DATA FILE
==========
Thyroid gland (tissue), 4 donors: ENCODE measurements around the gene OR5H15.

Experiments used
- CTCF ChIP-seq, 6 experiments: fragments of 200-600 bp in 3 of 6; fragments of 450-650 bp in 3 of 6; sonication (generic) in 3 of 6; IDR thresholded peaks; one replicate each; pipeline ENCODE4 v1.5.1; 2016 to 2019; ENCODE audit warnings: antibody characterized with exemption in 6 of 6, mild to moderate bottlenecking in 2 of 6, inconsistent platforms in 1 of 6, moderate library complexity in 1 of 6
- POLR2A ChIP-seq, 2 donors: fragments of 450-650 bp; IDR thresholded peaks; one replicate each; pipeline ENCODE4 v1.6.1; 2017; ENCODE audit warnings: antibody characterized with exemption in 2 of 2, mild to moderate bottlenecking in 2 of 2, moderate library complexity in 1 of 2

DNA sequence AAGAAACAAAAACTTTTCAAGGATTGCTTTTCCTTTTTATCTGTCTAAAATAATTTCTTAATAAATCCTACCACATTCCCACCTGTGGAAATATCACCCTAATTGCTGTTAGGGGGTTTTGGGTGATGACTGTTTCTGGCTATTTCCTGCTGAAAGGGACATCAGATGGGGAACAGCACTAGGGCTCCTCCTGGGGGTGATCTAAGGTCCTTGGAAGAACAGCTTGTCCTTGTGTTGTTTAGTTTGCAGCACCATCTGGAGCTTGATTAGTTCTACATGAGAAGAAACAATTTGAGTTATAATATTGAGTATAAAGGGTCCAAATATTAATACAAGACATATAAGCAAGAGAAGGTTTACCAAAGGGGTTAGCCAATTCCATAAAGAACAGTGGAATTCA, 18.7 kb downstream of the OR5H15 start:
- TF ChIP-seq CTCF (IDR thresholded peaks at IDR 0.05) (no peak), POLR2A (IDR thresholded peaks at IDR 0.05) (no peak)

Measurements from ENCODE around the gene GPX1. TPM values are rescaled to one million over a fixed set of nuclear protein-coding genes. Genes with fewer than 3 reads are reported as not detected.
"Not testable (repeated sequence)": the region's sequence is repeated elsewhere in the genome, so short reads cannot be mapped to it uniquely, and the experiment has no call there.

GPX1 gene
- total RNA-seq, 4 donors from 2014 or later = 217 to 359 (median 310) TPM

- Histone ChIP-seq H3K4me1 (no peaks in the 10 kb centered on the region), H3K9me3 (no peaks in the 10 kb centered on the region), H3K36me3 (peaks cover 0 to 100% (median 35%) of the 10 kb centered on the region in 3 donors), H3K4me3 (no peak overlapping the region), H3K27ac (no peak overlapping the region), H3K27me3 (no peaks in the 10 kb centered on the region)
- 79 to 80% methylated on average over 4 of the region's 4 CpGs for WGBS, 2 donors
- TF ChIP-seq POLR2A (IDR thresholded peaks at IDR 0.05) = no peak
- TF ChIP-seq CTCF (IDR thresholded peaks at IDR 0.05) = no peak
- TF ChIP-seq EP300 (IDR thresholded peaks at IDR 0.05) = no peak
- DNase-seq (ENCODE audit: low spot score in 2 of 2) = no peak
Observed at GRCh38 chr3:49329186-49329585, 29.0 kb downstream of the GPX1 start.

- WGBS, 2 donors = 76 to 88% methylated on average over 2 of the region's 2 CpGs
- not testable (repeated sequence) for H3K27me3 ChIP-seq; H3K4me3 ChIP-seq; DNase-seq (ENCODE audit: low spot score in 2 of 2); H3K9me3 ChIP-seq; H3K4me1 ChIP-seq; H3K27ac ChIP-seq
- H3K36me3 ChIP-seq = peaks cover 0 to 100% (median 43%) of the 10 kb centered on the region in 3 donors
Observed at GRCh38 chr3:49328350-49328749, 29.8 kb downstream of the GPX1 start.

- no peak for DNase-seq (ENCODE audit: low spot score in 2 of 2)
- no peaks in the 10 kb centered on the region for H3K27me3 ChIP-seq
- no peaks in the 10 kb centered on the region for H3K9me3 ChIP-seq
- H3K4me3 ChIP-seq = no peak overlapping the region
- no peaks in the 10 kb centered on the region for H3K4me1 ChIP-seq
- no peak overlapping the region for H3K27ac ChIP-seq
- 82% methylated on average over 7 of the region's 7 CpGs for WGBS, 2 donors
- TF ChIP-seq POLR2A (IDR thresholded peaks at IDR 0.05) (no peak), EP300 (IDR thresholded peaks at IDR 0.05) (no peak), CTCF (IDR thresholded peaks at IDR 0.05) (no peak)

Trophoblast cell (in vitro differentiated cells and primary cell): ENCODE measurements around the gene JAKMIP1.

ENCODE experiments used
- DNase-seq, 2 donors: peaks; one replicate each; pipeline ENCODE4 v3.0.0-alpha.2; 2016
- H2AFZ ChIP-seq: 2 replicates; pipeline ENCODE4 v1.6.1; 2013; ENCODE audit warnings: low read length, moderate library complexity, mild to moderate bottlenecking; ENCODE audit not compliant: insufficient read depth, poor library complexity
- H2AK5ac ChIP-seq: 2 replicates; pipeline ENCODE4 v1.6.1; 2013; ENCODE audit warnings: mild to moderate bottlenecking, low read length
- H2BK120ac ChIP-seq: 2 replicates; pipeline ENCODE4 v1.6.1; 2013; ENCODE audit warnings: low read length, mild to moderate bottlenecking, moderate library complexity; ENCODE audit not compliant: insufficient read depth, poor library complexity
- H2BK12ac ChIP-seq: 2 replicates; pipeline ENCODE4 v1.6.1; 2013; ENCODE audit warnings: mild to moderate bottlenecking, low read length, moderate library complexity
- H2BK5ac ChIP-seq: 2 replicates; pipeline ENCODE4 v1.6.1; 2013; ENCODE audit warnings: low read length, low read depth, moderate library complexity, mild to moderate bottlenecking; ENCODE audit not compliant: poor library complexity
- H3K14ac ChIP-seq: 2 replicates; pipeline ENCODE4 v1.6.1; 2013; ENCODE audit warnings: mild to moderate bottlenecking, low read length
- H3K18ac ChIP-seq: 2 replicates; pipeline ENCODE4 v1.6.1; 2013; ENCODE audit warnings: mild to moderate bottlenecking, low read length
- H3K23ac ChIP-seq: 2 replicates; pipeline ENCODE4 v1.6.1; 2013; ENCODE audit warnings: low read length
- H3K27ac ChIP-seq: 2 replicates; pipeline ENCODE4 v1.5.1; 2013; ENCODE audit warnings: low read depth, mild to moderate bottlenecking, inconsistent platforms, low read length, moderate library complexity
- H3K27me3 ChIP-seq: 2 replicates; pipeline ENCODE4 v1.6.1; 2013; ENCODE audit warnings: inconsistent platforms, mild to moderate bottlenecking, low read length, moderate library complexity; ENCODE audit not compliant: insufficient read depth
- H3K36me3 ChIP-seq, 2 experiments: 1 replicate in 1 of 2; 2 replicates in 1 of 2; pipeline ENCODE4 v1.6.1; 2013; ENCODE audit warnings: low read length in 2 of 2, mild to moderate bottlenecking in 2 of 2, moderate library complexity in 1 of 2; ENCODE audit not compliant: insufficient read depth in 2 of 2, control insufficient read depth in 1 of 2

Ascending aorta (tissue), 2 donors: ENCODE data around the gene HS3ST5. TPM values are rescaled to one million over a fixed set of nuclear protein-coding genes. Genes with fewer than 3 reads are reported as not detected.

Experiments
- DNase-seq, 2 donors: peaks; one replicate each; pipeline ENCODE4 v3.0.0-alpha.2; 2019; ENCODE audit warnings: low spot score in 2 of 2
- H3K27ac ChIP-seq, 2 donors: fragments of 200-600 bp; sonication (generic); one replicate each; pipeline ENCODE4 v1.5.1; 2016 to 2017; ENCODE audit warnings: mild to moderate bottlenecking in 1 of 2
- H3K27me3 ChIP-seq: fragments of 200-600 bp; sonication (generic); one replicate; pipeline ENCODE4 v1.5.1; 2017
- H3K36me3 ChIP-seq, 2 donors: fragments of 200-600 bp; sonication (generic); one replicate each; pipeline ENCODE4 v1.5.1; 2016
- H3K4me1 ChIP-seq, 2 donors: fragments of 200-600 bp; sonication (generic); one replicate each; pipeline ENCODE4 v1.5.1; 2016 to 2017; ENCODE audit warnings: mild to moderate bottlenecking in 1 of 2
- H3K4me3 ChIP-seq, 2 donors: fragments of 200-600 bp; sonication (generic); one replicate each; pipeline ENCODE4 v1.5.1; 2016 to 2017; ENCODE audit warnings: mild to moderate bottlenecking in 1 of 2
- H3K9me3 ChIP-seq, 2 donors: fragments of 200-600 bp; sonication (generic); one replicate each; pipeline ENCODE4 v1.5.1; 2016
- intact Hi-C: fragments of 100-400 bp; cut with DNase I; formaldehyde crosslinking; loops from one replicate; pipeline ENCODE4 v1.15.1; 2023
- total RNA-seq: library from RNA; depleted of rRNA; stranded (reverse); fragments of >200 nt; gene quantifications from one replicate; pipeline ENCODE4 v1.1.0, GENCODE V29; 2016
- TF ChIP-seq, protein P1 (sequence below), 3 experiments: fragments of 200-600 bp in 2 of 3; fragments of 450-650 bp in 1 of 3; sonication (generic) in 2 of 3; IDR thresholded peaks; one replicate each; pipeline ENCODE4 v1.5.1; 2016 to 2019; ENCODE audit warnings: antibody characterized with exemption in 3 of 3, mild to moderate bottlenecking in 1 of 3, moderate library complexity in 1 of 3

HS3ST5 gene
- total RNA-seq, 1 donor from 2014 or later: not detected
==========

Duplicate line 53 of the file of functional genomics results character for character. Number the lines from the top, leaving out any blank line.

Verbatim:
- intact Hi-C: fragments of 100-400 bp; cut with DNase I; formaldehyde crosslinking; loops from one replicate; pipeline ENCODE4 v1.15.1; 2023